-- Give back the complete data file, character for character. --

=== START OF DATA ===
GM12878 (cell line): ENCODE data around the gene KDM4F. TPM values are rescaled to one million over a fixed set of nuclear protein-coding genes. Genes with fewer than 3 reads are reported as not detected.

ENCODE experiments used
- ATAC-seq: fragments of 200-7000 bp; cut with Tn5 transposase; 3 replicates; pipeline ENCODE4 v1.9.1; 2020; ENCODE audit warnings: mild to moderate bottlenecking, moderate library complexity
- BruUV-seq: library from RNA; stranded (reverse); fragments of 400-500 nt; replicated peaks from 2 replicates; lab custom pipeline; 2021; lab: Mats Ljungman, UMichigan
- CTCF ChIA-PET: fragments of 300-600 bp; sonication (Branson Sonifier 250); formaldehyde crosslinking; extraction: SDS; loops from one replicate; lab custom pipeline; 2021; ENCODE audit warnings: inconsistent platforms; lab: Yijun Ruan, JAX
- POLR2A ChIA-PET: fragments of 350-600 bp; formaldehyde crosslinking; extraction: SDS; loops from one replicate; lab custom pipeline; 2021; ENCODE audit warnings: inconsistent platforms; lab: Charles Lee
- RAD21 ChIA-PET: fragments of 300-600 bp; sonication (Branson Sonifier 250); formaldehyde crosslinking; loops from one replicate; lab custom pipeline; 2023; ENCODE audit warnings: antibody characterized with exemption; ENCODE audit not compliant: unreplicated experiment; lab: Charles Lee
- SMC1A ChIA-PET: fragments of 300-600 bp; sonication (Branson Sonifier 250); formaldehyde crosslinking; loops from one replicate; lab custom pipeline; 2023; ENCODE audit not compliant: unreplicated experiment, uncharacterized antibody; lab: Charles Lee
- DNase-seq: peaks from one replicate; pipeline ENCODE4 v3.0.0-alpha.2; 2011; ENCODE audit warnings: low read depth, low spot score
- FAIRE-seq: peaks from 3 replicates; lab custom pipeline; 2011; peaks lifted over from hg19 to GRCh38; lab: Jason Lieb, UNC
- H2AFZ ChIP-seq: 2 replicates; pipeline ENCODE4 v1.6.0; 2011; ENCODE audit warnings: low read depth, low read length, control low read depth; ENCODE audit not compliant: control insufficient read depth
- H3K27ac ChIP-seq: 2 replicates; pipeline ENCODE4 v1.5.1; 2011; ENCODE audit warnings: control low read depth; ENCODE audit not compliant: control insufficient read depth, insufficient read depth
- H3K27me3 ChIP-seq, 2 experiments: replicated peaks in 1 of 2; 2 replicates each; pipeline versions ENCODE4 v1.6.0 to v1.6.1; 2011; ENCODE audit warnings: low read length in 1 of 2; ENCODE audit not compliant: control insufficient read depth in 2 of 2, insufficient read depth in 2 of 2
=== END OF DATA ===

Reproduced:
GM12878 (cell line): ENCODE data around the gene KDM4F. TPM values are rescaled to one million over a fixed set of nuclear protein-coding genes. Genes with fewer than 3 reads are reported as not detected.

ENCODE experiments used
- ATAC-seq: fragments of 200-7000 bp; cut with Tn5 transposase; 3 replicates; pipeline ENCODE4 v1.9.1; 2020; ENCODE audit warnings: mild to moderate bottlenecking, moderate library complexity
- BruUV-seq: library from RNA; stranded (reverse); fragments of 400-500 nt; replicated peaks from 2 replicates; lab custom pipeline; 2021; lab: Mats Ljungman, UMichigan
- CTCF ChIA-PET: fragments of 300-600 bp; sonication (Branson Sonifier 250); formaldehyde crosslinking; extraction: SDS; loops from one replicate; lab custom pipeline; 2021; ENCODE audit warnings: inconsistent platforms; lab: Yijun Ruan, JAX
- POLR2A ChIA-PET: fragments of 350-600 bp; formaldehyde crosslinking; extraction: SDS; loops from one replicate; lab custom pipeline; 2021; ENCODE audit warnings: inconsistent platforms; lab: Charles Lee
- RAD21 ChIA-PET: fragments of 300-600 bp; sonication (Branson Sonifier 250); formaldehyde crosslinking; loops from one replicate; lab custom pipeline; 2023; ENCODE audit warnings: antibody characterized with exemption; ENCODE audit not compliant: unreplicated experiment; lab: Charles Lee
- SMC1A ChIA-PET: fragments of 300-600 bp; sonication (Branson Sonifier 250); formaldehyde crosslinking; loops from one replicate; lab custom pipeline; 2023; ENCODE audit not compliant: unreplicated experiment, uncharacterized antibody; lab: Charles Lee
- DNase-seq: peaks from one replicate; pipeline ENCODE4 v3.0.0-alpha.2; 2011; ENCODE audit warnings: low read depth, low spot score
- FAIRE-seq: peaks from 3 replicates; lab custom pipeline; 2011; peaks lifted over from hg19 to GRCh38; lab: Jason Lieb, UNC
- H2AFZ ChIP-seq: 2 replicates; pipeline ENCODE4 v1.6.0; 2011; ENCODE audit warnings: low read depth, low read length, control low read depth; ENCODE audit not compliant: control insufficient read depth
- H3K27ac ChIP-seq: 2 replicates; pipeline ENCODE4 v1.5.1; 2011; ENCODE audit warnings: control low read depth; ENCODE audit not compliant: control insufficient read depth, insufficient read depth
- H3K27me3 ChIP-seq, 2 experiments: replicated peaks in 1 of 2; 2 replicates each; pipeline versions ENCODE4 v1.6.0 to v1.6.1; 2011; ENCODE audit warnings: low read length in 1 of 2; ENCODE audit not compliant: control insufficient read depth in 2 of 2, insufficient read depth in 2 of 2